Dear Premier Helen Zille,
Disrupting Whiteness is an anti-racist student organization based at the University of Cape Town. This submission explains our reasons for supporting Reclaim the City’s campaign to stop the City of Cape Town’s sale of the Tafelberg plot to a private developer.
Our work tries to engage the problem of racism in South Africa, particularly among white Capetonians. In our view, the persistence of racist attitudes here is inextricably linked to inequality and spatial injustice. This submission is shaped both by our personal experiences as well as our political work.
In South Africa, socio-economic inequality is a stark reality. Divisions of this nature are particularly visible in urban contexts where radically different physical spaces are in close proximity. Globally, we are accustomed to justifying such differentials in economic terms. However, in this context we must acknowledge that socio-economic and spatial inequality is inherently racialised.
Cape Town CBD and suburbs such as Seapoint and Greenpoint are known as predominantly white, wealthy areas. However, working class people of colour- many of whom were born and grew up in Sea Point- form an integral part of these communities. Apartheid saw Black African, Coloured and Indian people forcibly removed from the city bowl and Sea Point and pushed to the margins of these areas. Although communities like Sea Point relied on their labour, people of colour were not acknowledged as community members and denied secure living conditions.
The apartheid fallacy of “separate, but equal” justified the reservation of prime city land for white people, initially in explicitly racial terms. While such directly racist exclusion has since been abandoned, the close connection between race and class in South Africa and a lack of restorative justice means that economic barriers effectively entrench the same exclusions. In this context of racialized socio-economic segregation, well-located state owned land is a scarce and invaluable resource which must be used to undo this legacy of apartheid geography. This must be done if we are serious about tackling racism and creating an inclusive city.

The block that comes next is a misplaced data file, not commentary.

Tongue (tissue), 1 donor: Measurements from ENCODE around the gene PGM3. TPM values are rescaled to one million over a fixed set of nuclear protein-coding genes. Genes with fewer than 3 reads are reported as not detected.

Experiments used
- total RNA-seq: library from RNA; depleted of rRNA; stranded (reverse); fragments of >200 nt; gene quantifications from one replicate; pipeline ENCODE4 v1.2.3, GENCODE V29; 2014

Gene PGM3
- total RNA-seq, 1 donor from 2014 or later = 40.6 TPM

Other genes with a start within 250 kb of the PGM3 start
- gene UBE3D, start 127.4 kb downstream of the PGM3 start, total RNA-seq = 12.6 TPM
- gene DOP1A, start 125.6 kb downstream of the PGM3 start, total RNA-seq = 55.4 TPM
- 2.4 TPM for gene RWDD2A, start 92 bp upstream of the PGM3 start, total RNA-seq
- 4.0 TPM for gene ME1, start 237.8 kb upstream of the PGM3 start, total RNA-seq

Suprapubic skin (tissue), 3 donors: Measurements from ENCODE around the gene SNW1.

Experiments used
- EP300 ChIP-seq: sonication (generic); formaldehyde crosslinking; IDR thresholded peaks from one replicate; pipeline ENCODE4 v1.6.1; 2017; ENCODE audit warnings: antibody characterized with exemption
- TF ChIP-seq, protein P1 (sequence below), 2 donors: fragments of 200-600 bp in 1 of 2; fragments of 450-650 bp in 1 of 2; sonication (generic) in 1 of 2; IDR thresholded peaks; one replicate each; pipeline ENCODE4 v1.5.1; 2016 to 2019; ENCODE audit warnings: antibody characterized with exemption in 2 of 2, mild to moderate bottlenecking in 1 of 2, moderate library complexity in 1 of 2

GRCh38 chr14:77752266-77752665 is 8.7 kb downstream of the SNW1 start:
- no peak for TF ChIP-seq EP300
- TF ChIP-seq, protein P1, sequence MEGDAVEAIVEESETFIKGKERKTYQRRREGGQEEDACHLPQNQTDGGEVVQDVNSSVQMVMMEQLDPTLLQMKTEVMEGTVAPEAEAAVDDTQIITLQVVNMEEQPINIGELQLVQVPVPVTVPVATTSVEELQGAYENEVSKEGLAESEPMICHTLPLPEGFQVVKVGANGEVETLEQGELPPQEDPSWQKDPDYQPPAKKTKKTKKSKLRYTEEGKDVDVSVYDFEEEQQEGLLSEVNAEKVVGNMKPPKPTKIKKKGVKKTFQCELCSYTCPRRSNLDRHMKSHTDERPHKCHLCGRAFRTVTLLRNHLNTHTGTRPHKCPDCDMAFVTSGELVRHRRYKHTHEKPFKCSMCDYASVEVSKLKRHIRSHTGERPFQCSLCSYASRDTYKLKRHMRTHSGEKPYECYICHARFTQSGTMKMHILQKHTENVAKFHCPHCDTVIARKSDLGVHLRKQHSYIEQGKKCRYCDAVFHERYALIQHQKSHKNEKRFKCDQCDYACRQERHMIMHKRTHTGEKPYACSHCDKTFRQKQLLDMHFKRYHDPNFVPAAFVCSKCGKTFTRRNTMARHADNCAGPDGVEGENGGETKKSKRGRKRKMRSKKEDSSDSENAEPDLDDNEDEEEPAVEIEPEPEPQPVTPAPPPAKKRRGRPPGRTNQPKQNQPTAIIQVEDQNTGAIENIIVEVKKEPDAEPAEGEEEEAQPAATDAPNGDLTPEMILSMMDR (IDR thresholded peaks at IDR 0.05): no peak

Apartheid was driven by the ‘laager mentality’ with paranoia becoming an endemic part of the white South African psyche. The “swaart gevaar” was a dominant myth through which whites justified isolation and the entrenching of privilege. Physical separation meant few opportunities for challenging fallacious beliefs about the unknown “other”. The continuation of spatial segregation in the post-apartheid landscape has sadly meant that many of these false beliefs have gone unchanged.
The reality is that many parts of Cape Town remain at best superficially integrated. As under apartheid, a very real danger exists that inequality across racial lines will be perceived as a function of inherent racial differences, bolstering racial misunderstanding and prejudice. This sort of thinking has reared its head in the course of Reclaim the City’s campaign to #StopTheSale. Objections to Reclaim the City have in many instances scarcely veiled racist assumptions. For example, many have argued that affordable housing on the site will become a “slum” and decrease property values in the area. This is a deeply concerning view. In responding to it, we defer to the words of one domestic worker who queried why employers fear this as a consequence of working class black people living in Seapoint, when they are willing to entrust these same individuals with the immaculate care of their own homes and children.